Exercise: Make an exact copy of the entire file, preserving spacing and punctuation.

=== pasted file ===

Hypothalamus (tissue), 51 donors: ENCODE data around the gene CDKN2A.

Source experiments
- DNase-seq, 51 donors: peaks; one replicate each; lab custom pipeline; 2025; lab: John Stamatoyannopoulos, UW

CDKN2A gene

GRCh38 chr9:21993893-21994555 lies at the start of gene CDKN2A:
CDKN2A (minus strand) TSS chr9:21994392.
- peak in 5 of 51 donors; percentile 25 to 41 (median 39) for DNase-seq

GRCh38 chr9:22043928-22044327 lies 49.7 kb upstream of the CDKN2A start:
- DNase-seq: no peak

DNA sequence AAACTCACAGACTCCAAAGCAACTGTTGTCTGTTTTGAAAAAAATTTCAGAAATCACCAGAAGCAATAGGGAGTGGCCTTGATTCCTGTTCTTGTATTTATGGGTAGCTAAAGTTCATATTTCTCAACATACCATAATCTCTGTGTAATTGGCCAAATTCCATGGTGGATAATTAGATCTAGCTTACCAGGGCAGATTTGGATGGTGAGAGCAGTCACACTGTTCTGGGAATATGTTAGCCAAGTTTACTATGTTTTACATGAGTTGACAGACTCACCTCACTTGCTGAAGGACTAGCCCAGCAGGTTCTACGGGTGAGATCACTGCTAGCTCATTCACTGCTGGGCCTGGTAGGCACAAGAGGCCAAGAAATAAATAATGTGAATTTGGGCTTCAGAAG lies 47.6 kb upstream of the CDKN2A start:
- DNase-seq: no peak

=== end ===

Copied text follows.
Hypothalamus (tissue), 51 donors: ENCODE data around the gene CDKN2A.

Source experiments
- DNase-seq, 51 donors: peaks; one replicate each; lab custom pipeline; 2025; lab: John Stamatoyannopoulos, UW

CDKN2A gene

GRCh38 chr9:21993893-21994555 lies at the start of gene CDKN2A:
CDKN2A (minus strand) TSS chr9:21994392.
- peak in 5 of 51 donors; percentile 25 to 41 (median 39) for DNase-seq

GRCh38 chr9:22043928-22044327 lies 49.7 kb upstream of the CDKN2A start:
- DNase-seq: no peak

DNA sequence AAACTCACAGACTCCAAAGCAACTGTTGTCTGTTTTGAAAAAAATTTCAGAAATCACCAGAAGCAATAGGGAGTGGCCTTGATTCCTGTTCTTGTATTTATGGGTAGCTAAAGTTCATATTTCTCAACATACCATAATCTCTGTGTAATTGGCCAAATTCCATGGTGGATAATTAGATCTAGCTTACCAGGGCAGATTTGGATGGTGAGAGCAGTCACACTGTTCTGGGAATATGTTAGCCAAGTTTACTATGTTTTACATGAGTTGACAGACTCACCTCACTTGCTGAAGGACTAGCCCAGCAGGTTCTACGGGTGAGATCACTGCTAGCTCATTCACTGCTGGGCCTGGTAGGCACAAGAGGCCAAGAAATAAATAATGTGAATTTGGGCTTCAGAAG lies 47.6 kb upstream of the CDKN2A start:
- DNase-seq: no peak